"Think about when you were a Cabinet Minister!"

By Staff Writer 27 January 2018, 12:00AM

The Minister of Works, Transport and Infrastructure (M.W.T.I.), Papali’i Niko Lee Hang, told the former Cabinet Minister, Faumuina Tiatia Liuga, to “think about what you did during the time you were a Cabinet Minister”.

Papali’i also said: “My humble advice to you is don’t just pick these frangipani and chuck them this way. You should ask yourself: How did I perform my duties when I was a Cabinet Minister?”

Papali’i issued the reminder to the former Finance Minister during a heated exchange between the two Members of Parliament when Parliament convened to discuss the Supplementary Budget.

The Minister was speaking to address issues raised by Members of Parliament pertaining to his portfolio when Faumuina interjected. 

Faumuina, the Member of Parliament for Palauli le Falefa, claimed the government has accumulated close to $300million in unused funds due to delays and the absence of a Project Management Unit (P.M.U.).

Two such projects include the Vaisigano Project and the West Coast Road expansion, which he said have been delayed for five years.

“My concern and I think this is a concern shared by Cabinet Ministers is that if the projects are delayed, they become even more expensive,” Faumuina said.

“Now the Prime Minister this morning has spoken and has asked to speed things up. 

That’s why it’s important that the Minister of Finance has also said they will set up a central Project Management Unit to perform the overall supervision of individual projects.”

Faumuina said the government needs to use the “millions” that have already been provided by funders for such projects.

“For five years the money brought in for this road hasn’t been used. It’s been five years since we’ve had the money to do the Vaisigano Road. The projects are becoming more expensive because of the delays. That’s my concern. This is not a criticism but an advice.”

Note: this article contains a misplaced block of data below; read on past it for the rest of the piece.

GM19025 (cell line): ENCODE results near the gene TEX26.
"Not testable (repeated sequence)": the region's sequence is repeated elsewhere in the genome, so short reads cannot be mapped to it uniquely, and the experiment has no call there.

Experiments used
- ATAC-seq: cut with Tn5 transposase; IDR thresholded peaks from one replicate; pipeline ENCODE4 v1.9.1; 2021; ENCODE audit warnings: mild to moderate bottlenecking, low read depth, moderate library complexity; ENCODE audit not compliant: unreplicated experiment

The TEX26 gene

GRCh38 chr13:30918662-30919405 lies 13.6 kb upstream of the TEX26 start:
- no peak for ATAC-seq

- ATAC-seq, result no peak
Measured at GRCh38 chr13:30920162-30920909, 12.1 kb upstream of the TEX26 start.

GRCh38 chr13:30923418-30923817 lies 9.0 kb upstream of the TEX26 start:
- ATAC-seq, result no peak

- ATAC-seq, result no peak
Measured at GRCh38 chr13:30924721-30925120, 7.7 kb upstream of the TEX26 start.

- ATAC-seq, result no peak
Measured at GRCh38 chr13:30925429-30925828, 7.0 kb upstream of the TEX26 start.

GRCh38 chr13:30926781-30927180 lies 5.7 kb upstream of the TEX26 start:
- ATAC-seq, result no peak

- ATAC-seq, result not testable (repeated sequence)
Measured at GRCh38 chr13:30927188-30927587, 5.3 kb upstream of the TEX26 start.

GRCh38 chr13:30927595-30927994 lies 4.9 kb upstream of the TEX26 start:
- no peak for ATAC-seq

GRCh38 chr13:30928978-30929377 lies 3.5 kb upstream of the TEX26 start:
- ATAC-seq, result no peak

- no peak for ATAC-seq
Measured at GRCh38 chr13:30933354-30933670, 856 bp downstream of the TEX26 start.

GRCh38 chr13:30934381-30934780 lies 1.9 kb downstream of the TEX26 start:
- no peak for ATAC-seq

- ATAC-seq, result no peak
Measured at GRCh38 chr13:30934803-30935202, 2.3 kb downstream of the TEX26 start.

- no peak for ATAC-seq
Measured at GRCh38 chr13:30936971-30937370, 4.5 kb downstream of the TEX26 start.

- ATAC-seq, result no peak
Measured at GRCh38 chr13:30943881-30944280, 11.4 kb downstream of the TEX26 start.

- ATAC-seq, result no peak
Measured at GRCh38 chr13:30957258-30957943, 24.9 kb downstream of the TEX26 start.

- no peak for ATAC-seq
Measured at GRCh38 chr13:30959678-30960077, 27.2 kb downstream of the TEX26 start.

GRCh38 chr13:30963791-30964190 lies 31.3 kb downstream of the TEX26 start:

Minister Papali’i argued that the delay is beyond their control. 

“There is a process and there are delays we can’t do anything about because of the conditions of funding. The first thing is the design,” he said. 

“Often the designs come from overseas companies who are consulting on a certain project. So when the design arrives and the government sees that variations are needed, then we send it back for this to be done. That takes time.”

Faumuina, however, was not convinced.

“I followed up with the Vice President of the World Bank if the money had been allocated for the road projects in 2013,” he responded.

“He told me that they had already asked us to prepare the terms of reference for the person to design the project. That was the first delay."

“When I asked M.W.T.I, L.T.A., they said that’s not their job, that is the job of the P.M.U. And when I asked them where the P.M.U. was, they said they didn’t know."

“Now what kind of thing is that? This is where the delay is. It wasn’t delayed because of the design; it was delayed because there was no terms of reference for someone to design these projects.”

That’s when Papali’i snapped.

“Now let me talk about the delay,” said the Minister. “This project has been delayed for five years but also I note he (Faumuina) was sitting here (as a Cabinet Minister) when the job was delayed." 

“Why didn’t he follow it up then since he said he spoke with the President of the World Bank? That’s the time it should have been addressed. He is talking about providing a solution, I don’t know if your solution is applicable anymore.”

Faumuina interjected. Said he: “Honourable Speaker, he is referring to the time when the funding was brought in. That was my job to bring in the funds then. If I was still there now, these projects would all be completed.”